I didn’t know how to use spray-paint for the longest time. I was getting offered these huge brick walls. The bigger the wall, especially if it’s a brick wall, you need to learn how to use materials that are going to help you. I taught myself how to use spray-paint, and I adapted it to my style. That’s a really big thing to learn: how do you work with the texture of walls, and how do you work with your environment?

Why is this a good time for this type of event for you? Could you have done this earlier in your career, or are you in a better position to share now?

I definitely couldn’t have. I knew that I always wanted a little bit of an art farm. We have some livestock here, and we’re growing a lot of food. Sustainability is really important to me.

That’s like a different part of my practice, because I think it’s just a good way to live. But I wasn’t ready to really put a lot of energy into buying a property or having a property. I wasn’t stable enough. I was still just running around like crazy. I think there’ll always be a part of me that will do that. I don’t think that’s over for me. I just think that it’s going to look different.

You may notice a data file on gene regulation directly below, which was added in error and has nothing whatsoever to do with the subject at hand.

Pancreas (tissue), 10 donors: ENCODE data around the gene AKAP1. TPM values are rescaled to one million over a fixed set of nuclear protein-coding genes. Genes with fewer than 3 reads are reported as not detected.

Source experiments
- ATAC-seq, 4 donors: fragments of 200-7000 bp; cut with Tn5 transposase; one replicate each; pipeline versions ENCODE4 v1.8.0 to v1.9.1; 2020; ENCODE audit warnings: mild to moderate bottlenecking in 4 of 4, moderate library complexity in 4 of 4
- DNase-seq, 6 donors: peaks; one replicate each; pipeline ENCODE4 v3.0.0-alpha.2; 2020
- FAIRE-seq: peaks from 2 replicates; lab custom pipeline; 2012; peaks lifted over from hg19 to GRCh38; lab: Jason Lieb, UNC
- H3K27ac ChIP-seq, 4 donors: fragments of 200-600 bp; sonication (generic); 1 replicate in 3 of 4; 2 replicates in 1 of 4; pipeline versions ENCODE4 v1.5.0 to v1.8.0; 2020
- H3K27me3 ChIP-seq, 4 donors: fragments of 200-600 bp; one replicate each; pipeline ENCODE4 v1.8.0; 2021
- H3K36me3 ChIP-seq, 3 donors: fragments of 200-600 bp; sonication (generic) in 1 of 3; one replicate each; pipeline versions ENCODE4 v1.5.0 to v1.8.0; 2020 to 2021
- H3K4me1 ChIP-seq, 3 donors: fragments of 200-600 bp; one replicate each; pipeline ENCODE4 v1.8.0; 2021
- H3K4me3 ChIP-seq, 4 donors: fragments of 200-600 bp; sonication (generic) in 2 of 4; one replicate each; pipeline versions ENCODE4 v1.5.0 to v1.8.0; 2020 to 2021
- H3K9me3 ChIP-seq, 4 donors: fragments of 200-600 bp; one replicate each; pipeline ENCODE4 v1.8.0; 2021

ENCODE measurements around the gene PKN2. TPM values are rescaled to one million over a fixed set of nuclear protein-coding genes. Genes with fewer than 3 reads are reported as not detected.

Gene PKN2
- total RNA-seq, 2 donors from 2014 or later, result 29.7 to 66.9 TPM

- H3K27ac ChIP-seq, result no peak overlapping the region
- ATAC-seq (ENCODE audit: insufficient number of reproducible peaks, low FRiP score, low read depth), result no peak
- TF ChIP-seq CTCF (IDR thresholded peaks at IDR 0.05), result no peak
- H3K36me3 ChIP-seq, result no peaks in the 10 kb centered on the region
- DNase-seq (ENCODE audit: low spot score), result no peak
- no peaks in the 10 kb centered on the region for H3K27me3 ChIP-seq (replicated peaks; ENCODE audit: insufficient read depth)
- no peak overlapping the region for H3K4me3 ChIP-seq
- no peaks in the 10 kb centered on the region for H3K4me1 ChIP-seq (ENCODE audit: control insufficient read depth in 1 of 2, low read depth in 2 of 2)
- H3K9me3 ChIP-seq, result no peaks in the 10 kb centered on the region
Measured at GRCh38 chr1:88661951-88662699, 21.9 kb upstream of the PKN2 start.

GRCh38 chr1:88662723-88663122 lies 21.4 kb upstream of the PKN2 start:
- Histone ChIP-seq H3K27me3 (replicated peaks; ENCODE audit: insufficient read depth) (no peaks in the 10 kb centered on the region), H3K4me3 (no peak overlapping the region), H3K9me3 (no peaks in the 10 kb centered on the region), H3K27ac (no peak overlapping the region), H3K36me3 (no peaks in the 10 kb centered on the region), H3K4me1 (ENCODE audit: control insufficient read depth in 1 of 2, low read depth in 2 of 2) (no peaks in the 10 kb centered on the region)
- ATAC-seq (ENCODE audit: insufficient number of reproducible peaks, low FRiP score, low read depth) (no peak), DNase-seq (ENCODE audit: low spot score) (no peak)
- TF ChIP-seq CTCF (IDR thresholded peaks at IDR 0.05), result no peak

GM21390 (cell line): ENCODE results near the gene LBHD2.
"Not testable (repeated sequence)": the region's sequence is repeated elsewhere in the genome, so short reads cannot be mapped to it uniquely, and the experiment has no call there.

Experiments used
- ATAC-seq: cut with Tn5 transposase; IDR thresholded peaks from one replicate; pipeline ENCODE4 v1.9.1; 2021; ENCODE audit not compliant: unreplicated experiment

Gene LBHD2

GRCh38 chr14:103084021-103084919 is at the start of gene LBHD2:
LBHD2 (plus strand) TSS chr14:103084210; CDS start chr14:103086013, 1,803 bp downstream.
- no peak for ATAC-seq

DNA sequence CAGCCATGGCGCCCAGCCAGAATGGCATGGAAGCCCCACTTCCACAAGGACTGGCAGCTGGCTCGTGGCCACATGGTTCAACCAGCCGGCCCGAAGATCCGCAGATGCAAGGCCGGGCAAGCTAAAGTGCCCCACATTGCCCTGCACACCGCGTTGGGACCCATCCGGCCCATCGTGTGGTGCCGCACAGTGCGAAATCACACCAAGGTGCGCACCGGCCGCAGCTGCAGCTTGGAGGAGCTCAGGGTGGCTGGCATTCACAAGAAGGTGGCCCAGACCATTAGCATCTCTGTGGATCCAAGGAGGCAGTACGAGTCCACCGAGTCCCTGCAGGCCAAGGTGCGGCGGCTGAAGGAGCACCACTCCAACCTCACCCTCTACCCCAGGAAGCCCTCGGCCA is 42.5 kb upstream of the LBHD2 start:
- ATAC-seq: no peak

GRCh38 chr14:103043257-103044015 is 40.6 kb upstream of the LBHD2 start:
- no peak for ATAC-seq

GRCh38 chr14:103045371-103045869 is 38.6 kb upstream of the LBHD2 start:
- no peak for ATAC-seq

I think the exhaustion of being a working artist is something that people don’t address very much. It exhausts you emotionally, physically, and spiritually. You’re always trying to figure out ways to re-fill your cup, especially if you’re doing public art. It’s not only the size of the paintings, it’s that you literally are just dumping everything you have into this huge public forum, and then you are walking away from it.

Will you do any demonstrations during the Art Tour?

Probably not, unless people want to know, but I’m always happy to share what kind of tools I use if people have questions. I’ve never done any kind of demonstration, but people often write me. I get so many messages on social media about what kind of paint I use, what kind of brushes I use.

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Going Public at Palm Springs Life –